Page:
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Jared Hamilton
From: Jared Hamilton
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Shawn Ryder

Shawn Ryder Director, Automotive Works with OEMs and Dealers to Automate, Inform and Engage

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Service Marketing - Red Yellow Green

d6b224ca468bbe4fa30963b4662cd8e0.jpg?t=1We all know that the Service Department is key to continuous growth for the dealership, customer purchases, comes in for first visit and is wowed by the experience, returns every three months. Then they purchase next vehicle at dealership and the cycle continues – this happens at all dealerships right?

Okay that is a perfect world when the process is followed to a “T” and no steps are missed, with the customer in agreement the entire time.

When a customer has an inspection done on their vehicle – even on the first visit to get them understanding the benefit – it is important to track the inspection for both records and marketing opportunities.

As we know a customer won't purchase yellow or red items at the dealership immediately at that time.

Do dealers have a process in place to target those customers who declined services? What if using the data they can automate a process to email specific information to them automatically based on the service declined. 

For example if somebody decided that the tires marked in the red weren't in the budget today – how do we automate an email to follow up in a couple of days with a friendly reminder.

After all the data knows the details, so using that have a daily batch of emails go out in the morning to customers that were in two days prior with features and benefits of new tires. Then after another day if they don't open the email send them a savings for tires that may incite them to for visiting.

Of course it could also include text messages or even voice mails to provide them with a coupon code via text or a message from the service manager thanking them for business and offering a special savings in the message as well.

Service is important to everyday business at the dealership, do you ensure that a consistent service marketing plan is in place for the dealership?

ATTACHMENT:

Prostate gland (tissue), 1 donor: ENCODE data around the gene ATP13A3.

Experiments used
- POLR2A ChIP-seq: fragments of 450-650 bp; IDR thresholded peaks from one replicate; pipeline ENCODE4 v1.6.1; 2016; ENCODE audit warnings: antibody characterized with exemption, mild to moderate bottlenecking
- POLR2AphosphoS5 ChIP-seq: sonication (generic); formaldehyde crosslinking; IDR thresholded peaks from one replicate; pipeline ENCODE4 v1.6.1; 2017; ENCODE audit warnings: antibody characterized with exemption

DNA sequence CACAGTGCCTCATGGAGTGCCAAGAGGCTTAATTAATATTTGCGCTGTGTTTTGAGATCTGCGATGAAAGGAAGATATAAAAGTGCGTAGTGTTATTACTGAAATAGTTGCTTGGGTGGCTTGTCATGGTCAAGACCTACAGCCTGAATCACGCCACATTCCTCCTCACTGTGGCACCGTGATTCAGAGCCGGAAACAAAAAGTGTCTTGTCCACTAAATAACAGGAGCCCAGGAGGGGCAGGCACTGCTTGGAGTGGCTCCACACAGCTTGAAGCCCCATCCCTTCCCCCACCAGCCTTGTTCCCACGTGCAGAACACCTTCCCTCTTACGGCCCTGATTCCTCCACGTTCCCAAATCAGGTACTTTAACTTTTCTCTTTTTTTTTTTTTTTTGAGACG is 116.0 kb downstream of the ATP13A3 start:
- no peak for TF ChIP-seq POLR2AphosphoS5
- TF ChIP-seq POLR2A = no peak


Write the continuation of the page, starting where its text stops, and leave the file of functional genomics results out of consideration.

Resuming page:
Mark Begley
Shawn, this is a perfect example of the old way vs. the new way. In the old days, our stalls were filled up with warranty work and we chased away customer pay. Now that cars are built better, warranty as a percentage of total labor sales has fallen from a high over 60% to under 20%! The target is to get this number to 11% of total labor sales. With that being said, we need to replace that business with customer pay maintenance and repairs. It's only with a strong CRM follow up process that we will be able to track our opportunities and convert them into dollars. The fringe benefit is the more we convert to doing business with us in service, the more vehicle sales we will make. Most don't realize that typically only around 40% of the vehicles going through the shop ever bought that vehicle from the dealership. The rest are opportunities!!!
Shawn Ryder
Great feedback Mark! Dealers need to do a great process for introducing the inspection to customers as a complimentary service and build value in the experience - with a key being prepared for the customer when they arrive, using their name and build rapport between the advisor (we will call them Sam) and the customer at the vehicle with the hood open and walking around during the process. Now imagine if after there is a declined yellow or red item and the next day the customer gets a friendly email from the advisor Sam personalized with information about the repair options. If they don't open an email the next day or a coupon a couple days later. But the key to this process is that it is done automatically on behalf of the advisor, with no required daily interaction with email (or preferred mode communication) for Sam. It does it quickly and automatically to ensure the customer remains engaged. Something as simple as engaging customers on wiper blades can build future business. Like you say - there are lots of opportunities and being even a little bit different from the other dealers in your market can lead to a lot more customers in service and ultimately the sales department.

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